first_imgIn epidemiology we have a saying: What gets counted, gets acted upon.Public health officials are far more likely to try to prevent or reduce the number of cases of disease X if we are actively looking for and tracking such cases. Not so the diseases we aren’t tracking (the common cold, for example). No doubt the same principle holds true for your organization’s priorities. If your CEO makes something a priority, so does your company.The top two questions I hearIn all of my interactions with business preparedness staff around the world, regardless of the size or mission of the organization, the two questions I continually hear loud and clear are:How do I engage my CEO or executive suite in pandemic influenza preparedness as a priority?How do I sustain over time a commitment to the priority—and the flow of resources to support it?I understand how important the answers are, because I’ve seen the following scenario over and over: Preparedness “happens” when a CEO understands the profound toll a pandemic can exact on the organization’s business, employees, and customers and subsequently commits resources for ongoing planning efforts—even when competitors have all but dropped the preparedness ball. CEO awareness and commitment may not mean that the preparedness staff has a green light to do anything and everything it needs, but the organization is a far cry more prepared than others who lack CEO buy-in.A champion in the ring with youTake heart. You have a new and invaluable ally when you’re working with your executive team and, specifically, your CEO. His name is William Parrett, and he’s the former CEO of global professional services firm Deloitte Touche. Run now to the nearest bookstore or link to an Internet bookseller and purchase a copy of The Sentinel CEO: Perspectives on Security, Risk, and Leadership in a Post-9/11 World (Wiley: 2007). Better yet, buy a boxful so everyone on the organizational chart above you—all the way to the top—has a copy. It’s a riveting, and at 186 pages a manageable, read.This man has credentials—and authority. His career spanned nearly four decades as he served many large national and multinational businesses. He cofounded the Deloitte Global Financial Services Industry practice and served as its first chairman, and only recently stepped down as Deloitte’s CEO. Bill, as I have come to know him, understands firsthand the implications of catastrophic risks: He was in the World Trade Center in 1993 during the first terrorist attack on that building.Following the 9/11 attacks, Bill substantially increased Deloitte’s investment in security upgrades. But unlike many organizations, Deloitte took a broad approach to security risk and leadership. The firm didn’t just concern itself with natural disasters or terrorist attacks; it considered and responded toall of the possible dangers that lurk in our world. Bill’s book provides the behind-the-scenes thinking and action that went into Deloitte’s preparedness activities. It focuses on two broad issues that he considers “of compelling interest and significance”:The evolution of corporate security and risk management into an executive-level functionDealing with the unexpectedClear and compelling quotesFor those of us struggling to maintain the everyday activities of pandemic preparedness, plodding our way though the quagmire of others’ and our own pandemic fatigue, this book is welcomed new energy for what we do. Chapter 6, “Imagine the Unimaginable: Avian Flu” represents a clear and compelling warning shot across the bow of any CEO’s corporate ship. Here are a few examples from the book:Without mincing words, Bill states: “A full-blown avian influenza pandemic would exceed any recent crisis the world has faced.”In the subsection, “A question not of if but when,” he explains why the eventuality of a pandemic cannot be compared to the “fevered speculations of a global Y2K meltdown” that never materialized.Cutting straight to the heart of our dilemma, he notes: “Yet in many circles, the threat of a pandemic still seems remote and not terribly concerning. While most businesses have established plans to deal with natural disasters, terrorist attacks, and cybertheft, few have done anything to prepare for a pandemic.”He observes: “Strangely, there has been relatively little public discussion about the likely effect of a pandemic on business and commerce. A widespread flu outbreak would have the potential to cripple supply chains, decimate labor pools, and greatly diminish the ability of trading partners to meet scheduled obligations.”In short, an internationally respected former CEO suggesting to other CEOs that they have their “heads in the corporate sand” may be more powerful than any document or briefing you can provide your boss.I have had the good fortune to work with Bill and the security and preparedness staff at Deloitte. While I’m not going to tell you they have all the answers—nor would they—I remain impressed with the ongoing and truly thoughtful progress they are undertaking to better prepare their organization for the next pandemic. Bill’s book outlines some of those activities.The gift of insightSo, in a world where business-related pandemic planning seems to get harder to pursue every day due to waning concern and interest, Bill Parrett’s book is a gift. It helps readers frame how pandemic preparedness must fit into the entire corporate picture of security, risk, and leadership, and it gives us the language to drive home the point.I can only hope that this book makes theNew York Times business bestseller list soon. Do everything you can to make that happen, and just maybe your CEO will take more interest in what you are doing in the trenches to prepare your company to survive.—Michael T. Osterholm, PhD, MPH, is Director of the Center for Infectious Disease Research & Policy (CIDRAP), Editor-in-Chief of the CIDRAP Business Source, Professor in the School of Public Health, and Adjunct Professor in the Medical School, University of Minnesota.last_img read more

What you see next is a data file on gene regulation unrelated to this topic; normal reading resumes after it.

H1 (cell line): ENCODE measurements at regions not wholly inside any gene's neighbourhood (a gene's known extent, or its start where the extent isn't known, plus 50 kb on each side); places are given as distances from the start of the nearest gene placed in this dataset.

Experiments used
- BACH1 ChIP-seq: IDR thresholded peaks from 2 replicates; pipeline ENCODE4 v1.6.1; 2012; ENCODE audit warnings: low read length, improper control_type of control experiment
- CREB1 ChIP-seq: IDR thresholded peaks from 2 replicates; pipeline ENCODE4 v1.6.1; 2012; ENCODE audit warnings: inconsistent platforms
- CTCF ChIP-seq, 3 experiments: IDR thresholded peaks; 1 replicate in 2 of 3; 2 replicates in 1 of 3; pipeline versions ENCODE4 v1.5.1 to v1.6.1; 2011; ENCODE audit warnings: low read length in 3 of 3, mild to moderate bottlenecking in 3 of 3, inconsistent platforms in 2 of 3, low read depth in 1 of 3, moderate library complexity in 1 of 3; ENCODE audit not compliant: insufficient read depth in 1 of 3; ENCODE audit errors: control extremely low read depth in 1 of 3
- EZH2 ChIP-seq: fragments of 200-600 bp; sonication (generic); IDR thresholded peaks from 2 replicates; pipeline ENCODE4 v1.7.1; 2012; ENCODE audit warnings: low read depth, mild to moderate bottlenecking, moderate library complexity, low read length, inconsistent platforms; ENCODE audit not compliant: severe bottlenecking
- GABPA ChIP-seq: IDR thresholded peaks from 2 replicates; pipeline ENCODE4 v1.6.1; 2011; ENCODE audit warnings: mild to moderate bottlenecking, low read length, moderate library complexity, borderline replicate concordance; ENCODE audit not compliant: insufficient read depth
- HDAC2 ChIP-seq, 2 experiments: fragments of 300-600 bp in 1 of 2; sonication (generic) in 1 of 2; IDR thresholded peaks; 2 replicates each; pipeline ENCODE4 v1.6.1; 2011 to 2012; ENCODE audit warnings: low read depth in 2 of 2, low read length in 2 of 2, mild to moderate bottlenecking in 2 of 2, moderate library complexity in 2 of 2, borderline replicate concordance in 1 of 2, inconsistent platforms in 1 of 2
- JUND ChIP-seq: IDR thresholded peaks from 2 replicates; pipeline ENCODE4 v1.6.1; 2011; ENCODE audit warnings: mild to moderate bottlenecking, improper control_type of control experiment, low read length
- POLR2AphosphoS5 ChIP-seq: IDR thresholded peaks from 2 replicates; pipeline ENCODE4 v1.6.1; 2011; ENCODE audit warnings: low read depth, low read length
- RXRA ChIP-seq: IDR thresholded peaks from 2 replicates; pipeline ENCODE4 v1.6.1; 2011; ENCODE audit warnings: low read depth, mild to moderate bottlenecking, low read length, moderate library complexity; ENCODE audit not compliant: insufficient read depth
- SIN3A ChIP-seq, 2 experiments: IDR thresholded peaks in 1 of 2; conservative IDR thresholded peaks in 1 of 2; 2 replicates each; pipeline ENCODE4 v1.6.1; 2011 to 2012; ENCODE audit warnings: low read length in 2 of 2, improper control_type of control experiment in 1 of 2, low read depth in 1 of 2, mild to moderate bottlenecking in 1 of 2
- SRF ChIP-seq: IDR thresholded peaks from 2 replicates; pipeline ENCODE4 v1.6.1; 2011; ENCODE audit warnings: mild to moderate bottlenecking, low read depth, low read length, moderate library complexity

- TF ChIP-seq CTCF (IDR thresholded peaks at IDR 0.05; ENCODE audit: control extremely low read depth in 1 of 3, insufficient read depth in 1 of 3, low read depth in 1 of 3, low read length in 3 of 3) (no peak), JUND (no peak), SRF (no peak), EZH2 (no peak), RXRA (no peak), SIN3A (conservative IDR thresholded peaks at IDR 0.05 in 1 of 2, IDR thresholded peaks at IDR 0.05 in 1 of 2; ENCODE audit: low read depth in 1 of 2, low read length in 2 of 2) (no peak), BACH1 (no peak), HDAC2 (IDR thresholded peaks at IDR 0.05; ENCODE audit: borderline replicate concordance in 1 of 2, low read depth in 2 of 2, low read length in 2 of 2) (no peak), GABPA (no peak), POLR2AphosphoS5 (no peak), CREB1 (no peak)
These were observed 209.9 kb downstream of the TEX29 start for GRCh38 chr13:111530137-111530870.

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Lab lapses sparked anthrax false alarm in Idaho

first_imgSep 11, 2008 (CIDRAP News) – Cross-contamination of clinical specimens in two Idaho hospital laboratories that were conducting proficiency tests triggered brief concern about a potential anthrax attack in 2006, underscoring the value of proper lab practices, according to a report from the Centers for Disease Control and Prevention (CDC).Two clinical specimens from two different hospital labs were found on the same day to contain Bacillus anthracis. But both labs at the time were testing their ability to detect pathogens that bioterrorists might use, and the organisms turned out to be a nonvirulent anthrax strain used in those tests, according to the article in the Sep 12 Morbidity and Mortality Weekly Report.”The two reports resulted briefly in alerts to the Federal Bureau of Investigation (FBI) and precautionary treatment of one of the patients for anthrax,” the report says.In one case, the Utah Public Health Laboratories (UPHL) detected B anthracis in a specimen that had initially been tested in a southern Idaho hospital lab. The hospital lab had sent the specimen, from a man who had suffered a dog bite, to a commercial lab, which ran morphologic tests and sent the sample on to the UPHL.On Jul 18 the Utah lab determined that the sample contained B anthracis and notified the FBI and the Idaho Department of Health and Welfare of the finding, which led to notification of the patient and his healthcare provider.However, direct fluorescent antibody (DFA) and polymerase chain reaction (PCR) tests by the Utah lab indicated the anthrax strain was nonvirulent. The UPHL sent a sample to the CDC, which determined on Jul 24 that the organism was the Sterne strain of B anthracis, a nonvirulent strain used in animal vaccines and lab proficiency tests.In the second case, a hospital lab in another part of Idaho suspected anthrax in a specimen taken from a man who had an inflamed incision from hand surgery. The hospital sent the sample to the Idaho Bureau of Laboratories (IBL), which found an organism “phenotypically consistent” with B anthracis. DFA and PCR results, however, were the same as in the first case.The IBL received the isolate Jul 18, the same day the Idaho health department was notified of the first case. “Because two possible anthrax cases had been reported on the same day, the possibility of a bioterrorist act was considered briefly; however, the PCR results of case 1 suggesting a Sterne strain made this possibility seem less likely,” the report says.The second patient’s surgeon was informed of the anthrax test result and referred him to an infectious disease specialist, who started precautionary treatment for anthrax. Meanwhile, the state health department told the FBI about the case. The IBL conferred with the CDC and determined it was not necessary to send the isolate for further analysis.A follow-up investigation revealed that the IBL had sent proficiency test samples containing the Sterne strain to the two hospital labs and other Idaho sentinel labs on Jul 12. In case 1, the hospital lab manager concluded that the patient specimen arrived and was set up for culture on the last day of work on the testing sample, but no other details were learned. In the second case, a hospital lab worker reported that the patient specimen and the proficiency sample were set up for culture in the same biosafety cabinet within minutes of each other.The exact mechanism of cross-contamination could not be determined for either case, the report says. But investigators learned that the Sterne strain “was isolated from the patient specimens only after broth enrichment of wound specimens, a practice generally not considered appropriate for nonsterile sites such as wounds.””This report underscores the need to use good laboratory practices to minimize cross-contamination of specimens during set up and analysis, not only when dealing with proficiency samples, but also during daily operation with patient specimens,” the CDC states.In addition, the report says that reference labs and epidemiologists should be notified when proficiency samples are being sent to sentinel labs in their areas. In particular, public health epidemiologists who monitor reportable diseases should be notified when lab proficiency testing is scheduled so they can be alert for potential cross-contamination, while maintaining vigilance for real biologic threats, the CDC advises.CDC. Cross-contamination of clinical specimens with Bacillus anthracis during a laboratory proficiency test—Idaho, 2006. MMWR 2008 Sep 12;57(36):993-5 [Full text]last_img read more